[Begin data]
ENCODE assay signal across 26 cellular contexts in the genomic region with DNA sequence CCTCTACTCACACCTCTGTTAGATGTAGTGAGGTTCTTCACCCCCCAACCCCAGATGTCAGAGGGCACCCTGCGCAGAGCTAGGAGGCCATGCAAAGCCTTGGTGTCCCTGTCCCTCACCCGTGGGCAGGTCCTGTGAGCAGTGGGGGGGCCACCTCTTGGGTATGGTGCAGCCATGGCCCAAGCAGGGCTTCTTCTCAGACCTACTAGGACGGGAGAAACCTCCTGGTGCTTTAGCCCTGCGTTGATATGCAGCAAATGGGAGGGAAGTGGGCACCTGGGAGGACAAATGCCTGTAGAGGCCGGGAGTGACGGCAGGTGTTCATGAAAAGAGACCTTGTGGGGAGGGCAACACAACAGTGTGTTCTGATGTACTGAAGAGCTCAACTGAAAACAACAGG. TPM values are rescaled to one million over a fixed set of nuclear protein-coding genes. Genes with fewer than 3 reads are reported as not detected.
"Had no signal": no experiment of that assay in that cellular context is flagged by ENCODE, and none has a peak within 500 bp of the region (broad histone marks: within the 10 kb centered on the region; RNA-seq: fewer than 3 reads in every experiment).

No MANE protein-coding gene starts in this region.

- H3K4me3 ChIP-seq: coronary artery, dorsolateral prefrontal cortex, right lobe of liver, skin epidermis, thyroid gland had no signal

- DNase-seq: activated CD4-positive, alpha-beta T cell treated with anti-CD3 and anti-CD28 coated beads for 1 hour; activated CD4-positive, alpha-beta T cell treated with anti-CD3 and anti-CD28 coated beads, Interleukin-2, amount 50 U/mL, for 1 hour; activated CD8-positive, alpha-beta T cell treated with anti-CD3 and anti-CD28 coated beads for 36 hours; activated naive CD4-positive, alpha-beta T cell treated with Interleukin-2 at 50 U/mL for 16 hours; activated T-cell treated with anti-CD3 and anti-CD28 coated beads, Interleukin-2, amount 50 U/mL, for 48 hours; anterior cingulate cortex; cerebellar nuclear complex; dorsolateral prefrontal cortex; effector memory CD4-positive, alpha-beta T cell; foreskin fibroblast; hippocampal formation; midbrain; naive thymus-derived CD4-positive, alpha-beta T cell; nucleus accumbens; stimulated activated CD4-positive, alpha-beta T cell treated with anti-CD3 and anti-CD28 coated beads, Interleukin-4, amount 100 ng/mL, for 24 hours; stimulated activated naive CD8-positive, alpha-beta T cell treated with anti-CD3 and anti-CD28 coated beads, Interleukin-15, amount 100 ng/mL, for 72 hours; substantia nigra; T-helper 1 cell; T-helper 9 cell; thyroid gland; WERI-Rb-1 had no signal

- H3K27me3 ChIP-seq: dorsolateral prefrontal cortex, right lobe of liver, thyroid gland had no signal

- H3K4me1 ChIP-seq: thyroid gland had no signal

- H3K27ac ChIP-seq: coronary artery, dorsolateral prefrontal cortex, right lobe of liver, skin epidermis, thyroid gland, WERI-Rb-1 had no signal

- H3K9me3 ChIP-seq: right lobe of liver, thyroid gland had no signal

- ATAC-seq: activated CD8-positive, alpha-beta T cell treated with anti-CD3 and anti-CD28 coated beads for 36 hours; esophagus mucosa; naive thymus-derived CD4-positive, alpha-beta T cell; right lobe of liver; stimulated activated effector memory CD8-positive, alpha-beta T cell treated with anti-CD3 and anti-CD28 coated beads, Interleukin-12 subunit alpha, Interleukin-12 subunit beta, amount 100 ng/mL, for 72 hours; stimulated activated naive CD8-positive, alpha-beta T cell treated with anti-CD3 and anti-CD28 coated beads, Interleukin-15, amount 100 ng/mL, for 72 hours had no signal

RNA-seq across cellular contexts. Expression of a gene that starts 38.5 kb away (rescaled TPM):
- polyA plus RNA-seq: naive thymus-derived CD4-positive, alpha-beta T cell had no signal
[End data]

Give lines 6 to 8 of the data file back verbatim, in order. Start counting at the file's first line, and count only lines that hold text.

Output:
- H3K27me3 ChIP-seq: dorsolateral prefrontal cortex, right lobe of liver, thyroid gland had no signal

- H3K4me1 ChIP-seq: thyroid gland had no signal

- H3K27ac ChIP-seq: coronary artery, dorsolateral prefrontal cortex, right lobe of liver, skin epidermis, thyroid gland, WERI-Rb-1 had no signal